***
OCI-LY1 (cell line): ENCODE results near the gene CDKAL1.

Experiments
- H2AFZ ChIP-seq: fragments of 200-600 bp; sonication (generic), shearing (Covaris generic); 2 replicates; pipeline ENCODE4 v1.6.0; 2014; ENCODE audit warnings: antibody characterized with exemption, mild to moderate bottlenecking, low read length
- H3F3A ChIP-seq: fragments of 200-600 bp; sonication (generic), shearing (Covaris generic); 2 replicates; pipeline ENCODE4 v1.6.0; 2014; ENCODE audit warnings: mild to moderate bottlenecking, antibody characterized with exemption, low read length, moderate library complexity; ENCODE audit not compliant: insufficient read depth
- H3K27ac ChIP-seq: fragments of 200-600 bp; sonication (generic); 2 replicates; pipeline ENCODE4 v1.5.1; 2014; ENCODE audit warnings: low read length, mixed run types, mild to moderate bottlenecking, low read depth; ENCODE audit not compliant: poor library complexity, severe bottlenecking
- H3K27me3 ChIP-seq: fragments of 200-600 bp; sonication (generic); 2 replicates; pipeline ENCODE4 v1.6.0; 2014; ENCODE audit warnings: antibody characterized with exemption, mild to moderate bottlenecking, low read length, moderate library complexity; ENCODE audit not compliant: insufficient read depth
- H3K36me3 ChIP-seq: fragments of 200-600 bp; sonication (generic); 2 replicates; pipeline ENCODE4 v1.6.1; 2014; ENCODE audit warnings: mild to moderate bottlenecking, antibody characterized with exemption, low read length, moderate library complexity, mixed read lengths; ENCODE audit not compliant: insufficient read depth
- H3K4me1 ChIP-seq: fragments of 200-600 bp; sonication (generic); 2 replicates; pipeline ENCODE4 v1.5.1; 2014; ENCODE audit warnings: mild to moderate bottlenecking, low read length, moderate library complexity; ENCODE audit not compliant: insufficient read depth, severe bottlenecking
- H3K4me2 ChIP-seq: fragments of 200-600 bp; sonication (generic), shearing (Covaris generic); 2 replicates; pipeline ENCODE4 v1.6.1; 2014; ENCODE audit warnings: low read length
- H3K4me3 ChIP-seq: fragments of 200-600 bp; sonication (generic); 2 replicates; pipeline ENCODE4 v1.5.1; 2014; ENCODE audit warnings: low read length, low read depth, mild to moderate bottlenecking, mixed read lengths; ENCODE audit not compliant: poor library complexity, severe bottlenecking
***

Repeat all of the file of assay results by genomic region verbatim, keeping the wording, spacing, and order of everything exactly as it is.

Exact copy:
OCI-LY1 (cell line): ENCODE results near the gene CDKAL1.

Experiments
- H2AFZ ChIP-seq: fragments of 200-600 bp; sonication (generic), shearing (Covaris generic); 2 replicates; pipeline ENCODE4 v1.6.0; 2014; ENCODE audit warnings: antibody characterized with exemption, mild to moderate bottlenecking, low read length
- H3F3A ChIP-seq: fragments of 200-600 bp; sonication (generic), shearing (Covaris generic); 2 replicates; pipeline ENCODE4 v1.6.0; 2014; ENCODE audit warnings: mild to moderate bottlenecking, antibody characterized with exemption, low read length, moderate library complexity; ENCODE audit not compliant: insufficient read depth
- H3K27ac ChIP-seq: fragments of 200-600 bp; sonication (generic); 2 replicates; pipeline ENCODE4 v1.5.1; 2014; ENCODE audit warnings: low read length, mixed run types, mild to moderate bottlenecking, low read depth; ENCODE audit not compliant: poor library complexity, severe bottlenecking
- H3K27me3 ChIP-seq: fragments of 200-600 bp; sonication (generic); 2 replicates; pipeline ENCODE4 v1.6.0; 2014; ENCODE audit warnings: antibody characterized with exemption, mild to moderate bottlenecking, low read length, moderate library complexity; ENCODE audit not compliant: insufficient read depth
- H3K36me3 ChIP-seq: fragments of 200-600 bp; sonication (generic); 2 replicates; pipeline ENCODE4 v1.6.1; 2014; ENCODE audit warnings: mild to moderate bottlenecking, antibody characterized with exemption, low read length, moderate library complexity, mixed read lengths; ENCODE audit not compliant: insufficient read depth
- H3K4me1 ChIP-seq: fragments of 200-600 bp; sonication (generic); 2 replicates; pipeline ENCODE4 v1.5.1; 2014; ENCODE audit warnings: mild to moderate bottlenecking, low read length, moderate library complexity; ENCODE audit not compliant: insufficient read depth, severe bottlenecking
- H3K4me2 ChIP-seq: fragments of 200-600 bp; sonication (generic), shearing (Covaris generic); 2 replicates; pipeline ENCODE4 v1.6.1; 2014; ENCODE audit warnings: low read length
- H3K4me3 ChIP-seq: fragments of 200-600 bp; sonication (generic); 2 replicates; pipeline ENCODE4 v1.5.1; 2014; ENCODE audit warnings: low read length, low read depth, mild to moderate bottlenecking, mixed read lengths; ENCODE audit not compliant: poor library complexity, severe bottlenecking